Every medical condition lowers the quality of life. Every physical ailment and psychological trauma does the most damage by robbing us of the ability to enjoy living. So why do we only measure the objective links between pot and pain, and not the subjective ones?

Our culture has become unhealthily obsessed with objectivity. It is one of the pitfalls of the rampant scientism which has become the religion of our industrial culture. Objectivity has become the myth of our times. We are subjective beings. We cannot experience an objective reality or truth, because even if it existed, it would have to make its way through our own subjective perceptions and interpretations. The entire reason that the need to create empirical methods such as science came about was to overcome our hopeless subjectivity by using disciplines which sought to explore questions about nature in objective terms. Yet falsification, a primary tenet of empirical science, illustrates that when that objectivity we use to question nature shows up in the answers, we are no longer doing science. Final answers are not the domain of empiricism. Objectivity is the path, not the destination.

Now consider how this has effected our ideas about medicine. Think further into how it has colored our ideas about ‘recreational’ drugs. We have come to see the concepts of ‘medicine’ and ‘recreation’ as being unrelated. This, I believe, is an enormous error in thinking on our behalf. It is time to decompartmentalize our lives. We have needlessly separated feeling good and having a good time. The barriers we have erected in our lives have become obstacles to our own happiness and well being. It is time to think of our lives as an organic whole, in which our subjective experiences are just as (or perhaps more) meaningful than those mythological objective truths we have come to use like a weapon against our own happiness.

“When once they stalked deer, or crouched shivering in the mud for the flight of ducks to alight, or risked their lives in the crags after goats, or closed in with shouts upon a wild boar at bay- that was not work, though often the breath came hard and the limbs were heavy. When the women bore and nursed children, or wandered in the woods for berries and mushrooms, or tended fire at the entrance of the rock shelter- That was not work either.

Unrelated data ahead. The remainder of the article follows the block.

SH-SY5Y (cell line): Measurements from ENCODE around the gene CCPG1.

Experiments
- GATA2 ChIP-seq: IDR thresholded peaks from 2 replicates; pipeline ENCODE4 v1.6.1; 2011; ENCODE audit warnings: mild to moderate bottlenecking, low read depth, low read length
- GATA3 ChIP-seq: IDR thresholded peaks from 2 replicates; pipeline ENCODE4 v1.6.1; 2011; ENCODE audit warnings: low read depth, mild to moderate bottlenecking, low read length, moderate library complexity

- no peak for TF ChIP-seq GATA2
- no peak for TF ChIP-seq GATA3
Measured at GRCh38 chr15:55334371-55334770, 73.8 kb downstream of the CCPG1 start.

So also, when they sang and danced and made love, that was not play. By the singing and the dancing the spirits of forest and water might be placated- a serious matter, though still one might enjoy the song and the dance. And as for the making of love, by that- and by the favor of the gods- the tribe was maintained.

So in the first years work and play mingled always, and there were not even words for one against the other.

But centuries flowed by and then more of them, and many things changed. Man invented civilization and was inordinately proud of it. But in no way did civilization change life than to sharpen the line between work and play, and at last that division had came to be more important than the old one between sleeping and waking. Sleep came to be thought a kind of relaxation, and “sleeping on the job” a heinous sin. The turning out of the light and the ringing of the alarm were not so much the symbols of man’s dual life as were the punching of the time clock and the blowing of the whistle. Men marched on picket lines and threw bricks and exploded dynamite to shift an hour from one classification to the other, and other men fought equally hard to prevent them. And always work became more laborious and odious, and play grew more artificial and febrile.”

Excerpt of ‘Earth Abides’ by George R. Stewart (1949)